...before you blink, you can never have them with other animals. And I can tell you, my two Greyhounds were the sweetest living things, absolutely loved every single animal, never ever strayed from my side. I could take them out to playgrounds. Now, you have to do this in a very controlled way...
...to determine if you have that Greyhound. And I'd let them off leashes so they could run and it was breathtaking, the circles at 60 miles an hour. But it's not all Greyhounds. So we do know that Greyhounds, like a lot of dogs, can have a high prey drive, so we want to make sure that your animals are safe and...
...you know, Christine, you do too. I know that. But the good news is that Greyhound rescue groups know their dogs so well.
They will have either tested, or will be willing to test their dogs with other animals.
And you'll know. You'll know which ones, eh, not so good with kids, guinea pigs, cockatiels, you know, cats, and you'll know which ones are okay. And honestly, I've got a very, very dear friend in Fredericksburg, Va., Denise and T, two friends, who have Greyhounds and have always had them, and they have a menagerie.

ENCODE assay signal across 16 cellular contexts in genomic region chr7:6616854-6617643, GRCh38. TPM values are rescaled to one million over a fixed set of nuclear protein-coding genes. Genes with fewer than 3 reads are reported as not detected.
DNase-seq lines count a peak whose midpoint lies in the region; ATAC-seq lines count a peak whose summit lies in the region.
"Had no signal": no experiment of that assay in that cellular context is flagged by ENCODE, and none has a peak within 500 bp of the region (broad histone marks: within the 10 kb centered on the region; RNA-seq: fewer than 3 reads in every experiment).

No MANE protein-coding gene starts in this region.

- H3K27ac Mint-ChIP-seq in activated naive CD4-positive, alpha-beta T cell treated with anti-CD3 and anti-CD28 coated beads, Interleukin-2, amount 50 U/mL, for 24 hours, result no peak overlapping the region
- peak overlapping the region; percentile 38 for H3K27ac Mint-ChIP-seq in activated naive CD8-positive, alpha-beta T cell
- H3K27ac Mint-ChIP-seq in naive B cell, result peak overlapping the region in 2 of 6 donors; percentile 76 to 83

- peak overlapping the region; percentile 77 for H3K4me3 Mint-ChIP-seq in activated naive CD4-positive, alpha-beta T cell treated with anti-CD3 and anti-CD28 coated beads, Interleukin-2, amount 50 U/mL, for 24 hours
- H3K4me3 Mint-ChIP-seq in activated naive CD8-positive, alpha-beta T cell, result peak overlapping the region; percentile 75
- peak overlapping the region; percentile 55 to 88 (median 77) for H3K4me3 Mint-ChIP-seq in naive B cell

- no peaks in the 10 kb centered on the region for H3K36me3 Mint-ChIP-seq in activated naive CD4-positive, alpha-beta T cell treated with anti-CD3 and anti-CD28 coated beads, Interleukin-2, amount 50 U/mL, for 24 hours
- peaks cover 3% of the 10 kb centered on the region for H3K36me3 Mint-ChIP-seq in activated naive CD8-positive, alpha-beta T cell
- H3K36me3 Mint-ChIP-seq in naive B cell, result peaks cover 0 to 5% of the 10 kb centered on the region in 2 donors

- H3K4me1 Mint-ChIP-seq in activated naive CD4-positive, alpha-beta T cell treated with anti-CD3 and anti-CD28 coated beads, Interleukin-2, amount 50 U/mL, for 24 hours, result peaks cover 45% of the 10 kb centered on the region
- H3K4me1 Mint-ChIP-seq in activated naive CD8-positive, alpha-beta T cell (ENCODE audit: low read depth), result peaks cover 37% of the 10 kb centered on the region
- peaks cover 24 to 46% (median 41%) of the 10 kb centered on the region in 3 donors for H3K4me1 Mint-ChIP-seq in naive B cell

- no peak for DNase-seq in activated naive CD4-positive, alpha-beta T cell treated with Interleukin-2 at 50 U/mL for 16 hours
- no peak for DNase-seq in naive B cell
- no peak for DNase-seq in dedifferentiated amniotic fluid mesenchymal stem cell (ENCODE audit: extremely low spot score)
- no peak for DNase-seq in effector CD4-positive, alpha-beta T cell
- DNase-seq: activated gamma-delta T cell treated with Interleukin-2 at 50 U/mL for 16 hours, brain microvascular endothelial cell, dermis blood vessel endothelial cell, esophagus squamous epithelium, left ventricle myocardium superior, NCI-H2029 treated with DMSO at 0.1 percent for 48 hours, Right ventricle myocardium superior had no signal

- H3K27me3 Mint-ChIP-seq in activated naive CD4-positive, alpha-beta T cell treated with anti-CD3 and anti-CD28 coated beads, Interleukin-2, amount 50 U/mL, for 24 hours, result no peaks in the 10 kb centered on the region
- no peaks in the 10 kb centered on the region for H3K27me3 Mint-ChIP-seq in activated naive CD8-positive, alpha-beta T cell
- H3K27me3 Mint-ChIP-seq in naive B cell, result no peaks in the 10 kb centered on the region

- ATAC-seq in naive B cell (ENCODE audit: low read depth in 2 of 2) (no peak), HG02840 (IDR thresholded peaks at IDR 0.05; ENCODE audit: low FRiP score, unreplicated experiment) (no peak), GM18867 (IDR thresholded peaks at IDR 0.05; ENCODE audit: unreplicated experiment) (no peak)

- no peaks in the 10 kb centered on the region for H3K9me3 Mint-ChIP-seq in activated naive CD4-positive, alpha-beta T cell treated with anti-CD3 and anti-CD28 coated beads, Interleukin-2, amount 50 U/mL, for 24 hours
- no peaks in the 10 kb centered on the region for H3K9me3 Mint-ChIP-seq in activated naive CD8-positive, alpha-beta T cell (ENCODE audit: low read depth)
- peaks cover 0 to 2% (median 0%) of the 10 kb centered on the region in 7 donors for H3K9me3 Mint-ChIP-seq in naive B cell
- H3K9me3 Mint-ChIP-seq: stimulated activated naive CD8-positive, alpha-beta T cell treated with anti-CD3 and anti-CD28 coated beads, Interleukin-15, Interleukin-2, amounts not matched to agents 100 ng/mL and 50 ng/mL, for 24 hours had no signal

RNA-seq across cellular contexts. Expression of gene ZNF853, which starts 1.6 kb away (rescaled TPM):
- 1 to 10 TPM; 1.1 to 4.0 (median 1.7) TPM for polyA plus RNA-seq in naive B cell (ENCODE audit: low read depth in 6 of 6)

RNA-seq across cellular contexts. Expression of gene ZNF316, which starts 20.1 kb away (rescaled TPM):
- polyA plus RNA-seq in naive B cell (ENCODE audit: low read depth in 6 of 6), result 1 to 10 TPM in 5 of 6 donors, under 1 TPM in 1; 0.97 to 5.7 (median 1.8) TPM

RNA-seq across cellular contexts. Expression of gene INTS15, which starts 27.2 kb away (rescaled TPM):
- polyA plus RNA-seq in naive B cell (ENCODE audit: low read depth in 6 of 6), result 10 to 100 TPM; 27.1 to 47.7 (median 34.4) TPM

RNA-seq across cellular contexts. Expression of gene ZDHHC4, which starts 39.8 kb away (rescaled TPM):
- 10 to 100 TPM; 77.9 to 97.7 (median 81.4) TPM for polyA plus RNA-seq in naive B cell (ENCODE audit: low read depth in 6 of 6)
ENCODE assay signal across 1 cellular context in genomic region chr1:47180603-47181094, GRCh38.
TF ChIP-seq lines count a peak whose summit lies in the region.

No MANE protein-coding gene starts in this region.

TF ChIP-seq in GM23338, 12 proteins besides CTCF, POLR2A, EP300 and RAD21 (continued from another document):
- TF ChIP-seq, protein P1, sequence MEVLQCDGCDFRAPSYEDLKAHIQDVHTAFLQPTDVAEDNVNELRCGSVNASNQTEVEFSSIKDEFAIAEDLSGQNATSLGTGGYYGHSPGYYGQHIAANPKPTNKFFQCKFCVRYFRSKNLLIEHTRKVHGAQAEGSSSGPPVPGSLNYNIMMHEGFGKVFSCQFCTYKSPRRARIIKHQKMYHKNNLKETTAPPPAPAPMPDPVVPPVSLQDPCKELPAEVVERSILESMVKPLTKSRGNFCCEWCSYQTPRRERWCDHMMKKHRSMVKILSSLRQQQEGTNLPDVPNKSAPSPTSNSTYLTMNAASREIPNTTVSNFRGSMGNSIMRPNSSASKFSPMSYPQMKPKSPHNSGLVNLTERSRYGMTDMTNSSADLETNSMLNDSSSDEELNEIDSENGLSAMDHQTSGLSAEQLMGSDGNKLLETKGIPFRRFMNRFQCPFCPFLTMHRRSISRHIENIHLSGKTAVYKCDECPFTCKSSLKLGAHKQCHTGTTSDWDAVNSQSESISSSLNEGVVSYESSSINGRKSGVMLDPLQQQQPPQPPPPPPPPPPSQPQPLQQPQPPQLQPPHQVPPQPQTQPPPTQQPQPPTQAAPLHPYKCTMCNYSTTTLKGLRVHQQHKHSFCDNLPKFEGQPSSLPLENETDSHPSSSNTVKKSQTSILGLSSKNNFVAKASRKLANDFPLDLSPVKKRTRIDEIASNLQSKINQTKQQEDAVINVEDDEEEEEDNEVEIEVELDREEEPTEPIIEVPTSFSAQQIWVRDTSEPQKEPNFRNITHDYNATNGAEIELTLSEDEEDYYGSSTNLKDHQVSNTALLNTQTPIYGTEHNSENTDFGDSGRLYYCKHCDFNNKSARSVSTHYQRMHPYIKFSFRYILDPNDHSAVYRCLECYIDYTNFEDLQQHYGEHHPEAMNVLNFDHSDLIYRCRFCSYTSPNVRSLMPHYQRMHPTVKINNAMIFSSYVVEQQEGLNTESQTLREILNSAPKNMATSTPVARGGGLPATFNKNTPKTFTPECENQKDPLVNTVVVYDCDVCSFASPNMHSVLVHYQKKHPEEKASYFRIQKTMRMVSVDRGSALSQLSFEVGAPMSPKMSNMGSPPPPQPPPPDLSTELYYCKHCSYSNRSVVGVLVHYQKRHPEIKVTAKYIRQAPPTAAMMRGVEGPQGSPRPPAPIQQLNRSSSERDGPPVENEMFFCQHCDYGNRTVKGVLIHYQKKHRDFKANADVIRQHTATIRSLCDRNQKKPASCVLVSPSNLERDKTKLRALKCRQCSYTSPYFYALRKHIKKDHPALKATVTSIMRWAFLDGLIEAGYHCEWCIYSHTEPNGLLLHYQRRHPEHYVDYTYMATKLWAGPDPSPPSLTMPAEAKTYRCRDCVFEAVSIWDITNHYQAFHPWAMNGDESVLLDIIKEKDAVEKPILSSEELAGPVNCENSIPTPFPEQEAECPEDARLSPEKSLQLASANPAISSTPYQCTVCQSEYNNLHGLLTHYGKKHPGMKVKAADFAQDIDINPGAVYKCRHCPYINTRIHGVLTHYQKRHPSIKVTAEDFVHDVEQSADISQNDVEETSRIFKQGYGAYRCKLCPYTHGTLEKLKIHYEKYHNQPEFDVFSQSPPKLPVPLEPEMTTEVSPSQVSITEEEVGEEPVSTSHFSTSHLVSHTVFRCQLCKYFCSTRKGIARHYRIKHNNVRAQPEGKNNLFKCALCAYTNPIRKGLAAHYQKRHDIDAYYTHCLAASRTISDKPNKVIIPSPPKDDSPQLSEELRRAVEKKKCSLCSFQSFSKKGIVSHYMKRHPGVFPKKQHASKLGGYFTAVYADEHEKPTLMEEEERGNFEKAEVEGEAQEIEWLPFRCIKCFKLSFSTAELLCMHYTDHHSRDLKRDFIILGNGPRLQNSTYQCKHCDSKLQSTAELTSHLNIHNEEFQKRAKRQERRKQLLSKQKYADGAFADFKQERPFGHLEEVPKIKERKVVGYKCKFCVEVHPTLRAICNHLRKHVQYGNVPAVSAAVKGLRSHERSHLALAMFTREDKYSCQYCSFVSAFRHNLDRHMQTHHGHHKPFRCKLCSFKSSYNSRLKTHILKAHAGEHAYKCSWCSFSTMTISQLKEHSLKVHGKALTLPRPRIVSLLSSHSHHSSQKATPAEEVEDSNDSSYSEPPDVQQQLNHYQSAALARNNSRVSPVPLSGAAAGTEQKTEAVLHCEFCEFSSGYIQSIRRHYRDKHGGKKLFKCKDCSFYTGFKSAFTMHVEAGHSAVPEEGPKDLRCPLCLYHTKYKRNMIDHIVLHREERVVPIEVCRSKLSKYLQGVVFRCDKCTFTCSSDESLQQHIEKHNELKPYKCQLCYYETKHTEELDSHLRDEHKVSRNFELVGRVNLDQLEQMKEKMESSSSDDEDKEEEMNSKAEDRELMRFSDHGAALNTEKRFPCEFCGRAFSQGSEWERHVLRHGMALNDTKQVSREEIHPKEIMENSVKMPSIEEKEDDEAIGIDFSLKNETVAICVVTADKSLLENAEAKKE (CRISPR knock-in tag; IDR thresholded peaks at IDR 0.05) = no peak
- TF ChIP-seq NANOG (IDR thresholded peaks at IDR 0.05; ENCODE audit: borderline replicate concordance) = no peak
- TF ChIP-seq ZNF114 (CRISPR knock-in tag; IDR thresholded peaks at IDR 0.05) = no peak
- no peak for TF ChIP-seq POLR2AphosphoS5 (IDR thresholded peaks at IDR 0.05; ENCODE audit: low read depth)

So it's definitely -- it's doable. So wherever you are, or anybody out there listening, if you want a Greyhound, which I would heartily encourage, contact Greyhound rescue in your area, and they know their dogs so well. And I'd say, Christine, you're in for a treat because these are just fantastic dogs.
Oh, so they would -- if I told them about my own household, they would...
...say there's a dog there for you. Okay.
Yeah. Or they would -- or, you know, wait, we'll get -- we'll find one. Believe me they're coming off the track in droves...
...and we need to save these dogs. And it's interesting because it's the one dog that we rarely see in shelters. We can get you one from a shelter.
We can, you know, find one throw Greyhound rescue, but the Greyhound rescue groups are so active and knowledgeable and just terrific people. They know their dogs. They'll be able to find you a dog that'll work for your house.
Oh, thank you so much.
And then welcome to the racing dog fold, and don't race her.
Just love her.
You're going to be a good mom again, Christine.